3-Ingredient Bang Bang Sauce Is Too Versatile To Ignore

Bang bang shrimp has been a popular menu item at the seafood-focused restaurant chain Bonefish Grill since it was first added, as a special, in 2007. Fortunately, the ingredients of the shrimp's signature sauce have never been a secret. The eponymous bang bang sauce simply blends mayonnaise, Sriracha, and sweet Thai chili sauce, with a soupçon of vinegar as an optional fourth ingredient.

It's easy to make at home, in other words, and mastering a bang bang shrimp recipe is only the beginning. Bang bang sauce is amazingly versatile and makes almost everything it comes in contact with sweeter, creamier, spicier, and more delicious, from all the seafood not named shrimp to chicken (of the breast, wings, tenders, or nugget variety), burgers, tacos, and veggies like broccoli. Did we mention it's also a great sandwich spread and can be used as an insane dipping sauce for French fries, too? Well, it is, and it can be.

In fact, there's almost nothing bang bang sauce can't make better — and that includes pasta. 

Versatility of uses and ingredients for bang bang sauce

The versatility of bang bang sauce is illustrated not just by the myriad food items it can improve, but the way its ingredients can be changed for different diets. Greek yogurt, notably, has a higher vitamin and mineral content than mayonnaise, not to mention more protein. It also boasts probiotics, which may help to improve gut health (per the Cleveland Clinic). All this without losing the creaminess that makes mayo such a sought-after base for sandwich spreads, dipping sauces, and salad dressings.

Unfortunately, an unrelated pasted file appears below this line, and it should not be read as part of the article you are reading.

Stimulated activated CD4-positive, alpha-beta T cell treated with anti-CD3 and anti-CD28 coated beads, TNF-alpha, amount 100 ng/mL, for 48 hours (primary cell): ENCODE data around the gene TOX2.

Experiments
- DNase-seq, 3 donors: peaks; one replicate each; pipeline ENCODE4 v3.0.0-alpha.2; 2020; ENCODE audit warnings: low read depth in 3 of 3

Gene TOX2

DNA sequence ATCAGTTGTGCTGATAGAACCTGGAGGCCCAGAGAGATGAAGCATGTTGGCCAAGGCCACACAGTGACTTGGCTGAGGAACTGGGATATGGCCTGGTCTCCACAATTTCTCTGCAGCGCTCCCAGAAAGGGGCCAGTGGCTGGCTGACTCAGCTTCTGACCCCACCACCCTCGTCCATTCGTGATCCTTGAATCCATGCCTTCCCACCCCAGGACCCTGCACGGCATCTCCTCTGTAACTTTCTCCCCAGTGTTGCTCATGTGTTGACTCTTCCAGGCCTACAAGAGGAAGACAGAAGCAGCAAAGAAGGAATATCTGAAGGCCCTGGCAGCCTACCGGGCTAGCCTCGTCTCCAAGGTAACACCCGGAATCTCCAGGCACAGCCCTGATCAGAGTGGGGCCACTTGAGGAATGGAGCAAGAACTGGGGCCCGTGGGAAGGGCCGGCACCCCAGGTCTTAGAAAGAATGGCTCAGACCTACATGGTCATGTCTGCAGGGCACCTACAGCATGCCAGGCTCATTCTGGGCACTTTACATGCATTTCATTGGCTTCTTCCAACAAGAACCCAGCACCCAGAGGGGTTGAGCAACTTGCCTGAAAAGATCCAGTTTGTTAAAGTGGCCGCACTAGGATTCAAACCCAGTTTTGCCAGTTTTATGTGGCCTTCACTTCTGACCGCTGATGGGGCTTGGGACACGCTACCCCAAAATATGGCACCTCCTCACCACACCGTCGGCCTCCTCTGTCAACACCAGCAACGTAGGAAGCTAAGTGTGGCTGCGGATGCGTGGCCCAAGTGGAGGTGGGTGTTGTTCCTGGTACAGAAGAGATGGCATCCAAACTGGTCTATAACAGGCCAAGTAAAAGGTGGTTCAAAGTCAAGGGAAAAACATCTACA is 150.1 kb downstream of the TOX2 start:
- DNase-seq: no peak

Regardless of whether mayo substitutes are used, bang bang sauce is made by whisking the ingredients together until a uniformly smooth and creamy texture is achieved. It can be prepared up to two days in advance of use, with Sriracha slowly added until the desired spiciness level is reached. Chicken, even more than shrimp, is perhaps the most natural pairing partner. Long before Bonefish Grill invented the modern sauce, bang bang chicken was a shredded street food favorite in the Sichuan province of China, complete with a spicy sauce as an accompaniment.

It's a perfect pairing partner for fried foods of all kinds — from international types of fried chicken to fried fish, French fries, and egg rolls — but also can be part of a balanced meal. Broccoli, for example, is excellent with bang bang sauce, as are salads with the sauce used as dressing. Regardless of use, however, it can be refrigerator-stored for five to seven days.

What's the difference between bang bang and yum yum sauces?

Bang bang and yum yum are among the best sauce recipes to practice and master not to mention being among the most fun to say, It bears noting, however, that despite these and other similarities, they are not the same thing. Long a favorite at Japanese hibachi-style restaurants like Benihana, yum yum sauce became so popular that it was ultimately bottled as a condiment (most famously, by restaurateur Terry Ho). Like bang bang, yum yum is mayonnaise-based and a bit spicy, and both have frequently been served with shrimp. But unlike bang bang, which gets its spice from Sriracha and sweet Thai chili sauces, yum yum's spiciness is courtesy of ingredients like paprika and cayenne pepper. 

Bang bang sauce is more similar to Sriracha mayo, with which it shares two of its three ingredients. Sriracha mayo is a versatile sandwich spread and dipping sauce, too, and for the same basic reason as bang bang sauce. Mayo is considered a stable building block for sauces of all kinds, but because of its neutral flavor, chili-pepper-based sauces like Sriracha and sweet Thai chili are often added for more oomph. It's why bang bang sauce tastes good on virtually everything. 

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